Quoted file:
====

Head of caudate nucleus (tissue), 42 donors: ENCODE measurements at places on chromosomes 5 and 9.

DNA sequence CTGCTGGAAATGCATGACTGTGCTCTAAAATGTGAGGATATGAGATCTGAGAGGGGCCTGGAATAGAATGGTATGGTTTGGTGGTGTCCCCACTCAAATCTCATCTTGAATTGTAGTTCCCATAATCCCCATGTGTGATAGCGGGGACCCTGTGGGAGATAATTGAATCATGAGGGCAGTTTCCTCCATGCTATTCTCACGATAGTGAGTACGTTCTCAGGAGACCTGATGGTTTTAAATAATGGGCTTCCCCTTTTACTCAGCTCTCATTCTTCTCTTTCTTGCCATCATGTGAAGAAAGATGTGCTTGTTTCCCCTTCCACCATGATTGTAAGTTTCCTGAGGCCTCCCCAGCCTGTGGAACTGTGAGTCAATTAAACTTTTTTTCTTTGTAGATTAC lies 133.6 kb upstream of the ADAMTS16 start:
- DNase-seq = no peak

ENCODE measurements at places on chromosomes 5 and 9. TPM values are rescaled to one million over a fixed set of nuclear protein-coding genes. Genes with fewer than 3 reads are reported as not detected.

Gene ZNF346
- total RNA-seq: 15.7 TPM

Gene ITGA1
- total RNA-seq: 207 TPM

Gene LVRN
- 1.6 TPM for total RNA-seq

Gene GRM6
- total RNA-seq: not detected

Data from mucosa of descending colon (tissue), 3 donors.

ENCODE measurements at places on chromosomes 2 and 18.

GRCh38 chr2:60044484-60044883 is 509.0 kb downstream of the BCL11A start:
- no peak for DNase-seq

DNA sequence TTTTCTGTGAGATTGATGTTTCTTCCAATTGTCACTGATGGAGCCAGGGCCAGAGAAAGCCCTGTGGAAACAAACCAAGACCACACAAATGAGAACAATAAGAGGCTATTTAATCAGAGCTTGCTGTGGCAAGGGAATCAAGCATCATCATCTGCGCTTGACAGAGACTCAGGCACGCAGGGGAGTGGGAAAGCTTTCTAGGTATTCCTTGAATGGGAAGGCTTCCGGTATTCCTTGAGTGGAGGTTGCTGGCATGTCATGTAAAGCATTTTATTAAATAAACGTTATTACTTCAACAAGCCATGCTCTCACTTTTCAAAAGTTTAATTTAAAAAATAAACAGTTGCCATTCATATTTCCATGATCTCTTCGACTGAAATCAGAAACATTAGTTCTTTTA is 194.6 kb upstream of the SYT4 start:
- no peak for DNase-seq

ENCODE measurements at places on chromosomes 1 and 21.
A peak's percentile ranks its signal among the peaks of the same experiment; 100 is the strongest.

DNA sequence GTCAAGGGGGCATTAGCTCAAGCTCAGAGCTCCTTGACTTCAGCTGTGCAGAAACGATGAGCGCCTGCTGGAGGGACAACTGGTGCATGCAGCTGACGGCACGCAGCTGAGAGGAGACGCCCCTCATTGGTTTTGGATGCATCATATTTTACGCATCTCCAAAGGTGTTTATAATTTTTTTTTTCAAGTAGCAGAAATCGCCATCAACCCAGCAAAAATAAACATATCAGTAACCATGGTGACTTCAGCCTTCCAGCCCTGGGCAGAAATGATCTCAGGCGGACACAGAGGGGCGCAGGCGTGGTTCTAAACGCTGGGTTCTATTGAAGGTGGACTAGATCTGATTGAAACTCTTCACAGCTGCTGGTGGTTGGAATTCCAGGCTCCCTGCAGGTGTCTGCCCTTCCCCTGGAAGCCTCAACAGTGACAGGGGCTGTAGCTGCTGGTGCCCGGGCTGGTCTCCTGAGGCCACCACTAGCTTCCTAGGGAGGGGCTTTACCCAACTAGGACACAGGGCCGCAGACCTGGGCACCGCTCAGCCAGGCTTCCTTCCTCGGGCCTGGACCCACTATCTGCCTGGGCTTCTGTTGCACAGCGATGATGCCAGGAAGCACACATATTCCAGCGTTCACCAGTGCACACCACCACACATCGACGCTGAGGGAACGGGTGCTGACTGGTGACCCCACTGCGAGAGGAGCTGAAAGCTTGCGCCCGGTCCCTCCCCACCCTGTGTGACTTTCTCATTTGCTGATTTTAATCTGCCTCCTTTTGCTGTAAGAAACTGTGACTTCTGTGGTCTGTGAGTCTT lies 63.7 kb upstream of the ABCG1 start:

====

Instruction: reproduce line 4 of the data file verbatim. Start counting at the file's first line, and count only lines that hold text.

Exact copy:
ENCODE measurements at places on chromosomes 5 and 9. TPM values are rescaled to one million over a fixed set of nuclear protein-coding genes. Genes with fewer than 3 reads are reported as not detected.